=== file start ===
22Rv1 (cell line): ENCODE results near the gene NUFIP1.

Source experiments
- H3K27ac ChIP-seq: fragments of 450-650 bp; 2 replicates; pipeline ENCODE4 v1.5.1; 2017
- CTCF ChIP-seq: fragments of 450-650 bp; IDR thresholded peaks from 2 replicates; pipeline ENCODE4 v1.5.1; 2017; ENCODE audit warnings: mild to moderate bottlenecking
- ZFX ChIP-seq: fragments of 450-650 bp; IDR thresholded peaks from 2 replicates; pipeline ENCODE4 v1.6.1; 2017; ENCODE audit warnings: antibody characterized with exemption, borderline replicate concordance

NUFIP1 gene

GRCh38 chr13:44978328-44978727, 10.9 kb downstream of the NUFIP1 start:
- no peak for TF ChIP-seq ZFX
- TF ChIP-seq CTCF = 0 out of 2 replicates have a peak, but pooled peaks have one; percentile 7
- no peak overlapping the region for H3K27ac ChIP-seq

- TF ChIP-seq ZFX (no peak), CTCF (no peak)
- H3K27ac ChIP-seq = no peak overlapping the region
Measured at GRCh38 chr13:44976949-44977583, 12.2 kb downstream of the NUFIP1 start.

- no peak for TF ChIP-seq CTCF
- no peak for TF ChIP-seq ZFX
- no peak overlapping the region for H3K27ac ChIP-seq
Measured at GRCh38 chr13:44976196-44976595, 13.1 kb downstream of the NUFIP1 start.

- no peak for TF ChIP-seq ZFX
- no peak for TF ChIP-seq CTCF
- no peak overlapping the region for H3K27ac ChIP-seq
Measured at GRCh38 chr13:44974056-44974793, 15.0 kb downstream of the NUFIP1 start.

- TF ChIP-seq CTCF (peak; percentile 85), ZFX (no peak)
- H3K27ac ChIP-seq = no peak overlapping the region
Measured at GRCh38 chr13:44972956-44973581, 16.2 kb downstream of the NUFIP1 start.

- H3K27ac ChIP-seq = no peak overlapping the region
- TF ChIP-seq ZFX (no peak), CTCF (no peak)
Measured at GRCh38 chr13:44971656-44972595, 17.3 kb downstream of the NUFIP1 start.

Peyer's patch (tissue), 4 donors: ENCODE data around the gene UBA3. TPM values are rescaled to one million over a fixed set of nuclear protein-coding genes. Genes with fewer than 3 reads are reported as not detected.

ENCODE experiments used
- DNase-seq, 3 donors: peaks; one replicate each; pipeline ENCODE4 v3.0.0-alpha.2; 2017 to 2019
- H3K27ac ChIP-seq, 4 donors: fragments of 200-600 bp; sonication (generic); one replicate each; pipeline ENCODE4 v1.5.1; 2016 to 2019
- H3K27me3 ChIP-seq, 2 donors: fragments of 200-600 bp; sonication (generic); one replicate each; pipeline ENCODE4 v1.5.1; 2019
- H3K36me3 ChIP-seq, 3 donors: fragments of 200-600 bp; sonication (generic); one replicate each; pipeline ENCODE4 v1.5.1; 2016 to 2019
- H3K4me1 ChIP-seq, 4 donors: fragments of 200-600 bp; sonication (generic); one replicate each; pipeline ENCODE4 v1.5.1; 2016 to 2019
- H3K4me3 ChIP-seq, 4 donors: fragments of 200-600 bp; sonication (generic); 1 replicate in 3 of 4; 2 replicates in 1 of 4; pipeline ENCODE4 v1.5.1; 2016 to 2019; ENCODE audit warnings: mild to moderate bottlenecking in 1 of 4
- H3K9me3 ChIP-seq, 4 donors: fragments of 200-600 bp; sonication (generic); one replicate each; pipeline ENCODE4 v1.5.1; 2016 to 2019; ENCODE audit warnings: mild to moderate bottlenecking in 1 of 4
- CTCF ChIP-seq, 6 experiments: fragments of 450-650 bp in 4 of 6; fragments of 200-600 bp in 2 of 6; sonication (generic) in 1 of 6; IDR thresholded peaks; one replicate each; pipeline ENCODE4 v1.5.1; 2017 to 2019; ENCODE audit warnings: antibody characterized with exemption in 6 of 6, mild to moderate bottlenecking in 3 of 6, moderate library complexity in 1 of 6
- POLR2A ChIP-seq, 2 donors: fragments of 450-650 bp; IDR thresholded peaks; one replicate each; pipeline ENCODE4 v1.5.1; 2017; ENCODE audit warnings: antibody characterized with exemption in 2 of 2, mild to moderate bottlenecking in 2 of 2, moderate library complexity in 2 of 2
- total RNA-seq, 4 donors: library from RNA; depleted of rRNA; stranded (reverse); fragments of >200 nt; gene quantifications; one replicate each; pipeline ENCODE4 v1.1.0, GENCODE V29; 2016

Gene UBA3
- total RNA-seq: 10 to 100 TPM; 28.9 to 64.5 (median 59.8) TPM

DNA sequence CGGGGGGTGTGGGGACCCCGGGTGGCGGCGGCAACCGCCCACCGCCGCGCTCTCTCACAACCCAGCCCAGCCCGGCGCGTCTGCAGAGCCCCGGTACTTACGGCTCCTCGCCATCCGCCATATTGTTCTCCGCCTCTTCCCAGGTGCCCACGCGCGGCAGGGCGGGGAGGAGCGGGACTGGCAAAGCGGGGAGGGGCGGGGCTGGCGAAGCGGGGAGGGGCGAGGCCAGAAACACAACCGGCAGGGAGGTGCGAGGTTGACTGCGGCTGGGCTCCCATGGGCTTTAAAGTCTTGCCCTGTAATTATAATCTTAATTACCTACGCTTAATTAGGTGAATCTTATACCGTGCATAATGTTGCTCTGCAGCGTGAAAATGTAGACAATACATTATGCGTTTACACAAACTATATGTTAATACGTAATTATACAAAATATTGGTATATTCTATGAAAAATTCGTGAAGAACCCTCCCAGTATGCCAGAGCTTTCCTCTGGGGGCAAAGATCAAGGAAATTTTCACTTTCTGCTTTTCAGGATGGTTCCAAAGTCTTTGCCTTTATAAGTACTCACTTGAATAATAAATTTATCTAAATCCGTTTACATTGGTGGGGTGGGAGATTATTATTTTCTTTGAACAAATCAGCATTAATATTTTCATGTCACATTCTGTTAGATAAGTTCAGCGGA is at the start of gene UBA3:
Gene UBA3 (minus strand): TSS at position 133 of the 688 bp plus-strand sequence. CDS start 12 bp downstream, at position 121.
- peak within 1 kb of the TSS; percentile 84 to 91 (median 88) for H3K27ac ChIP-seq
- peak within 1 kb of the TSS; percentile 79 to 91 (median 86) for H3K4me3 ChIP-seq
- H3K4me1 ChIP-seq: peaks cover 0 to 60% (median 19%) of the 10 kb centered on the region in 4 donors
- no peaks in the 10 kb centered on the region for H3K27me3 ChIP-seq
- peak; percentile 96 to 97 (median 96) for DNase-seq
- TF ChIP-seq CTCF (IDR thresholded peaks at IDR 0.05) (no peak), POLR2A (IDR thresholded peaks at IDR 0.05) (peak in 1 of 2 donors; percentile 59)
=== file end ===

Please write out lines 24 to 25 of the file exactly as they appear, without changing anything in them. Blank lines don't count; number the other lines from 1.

Measured at GRCh38 chr13:44972956-44973581, 16.2 kb downstream of the NUFIP1 start.

- H3K27ac ChIP-seq = no peak overlapping the region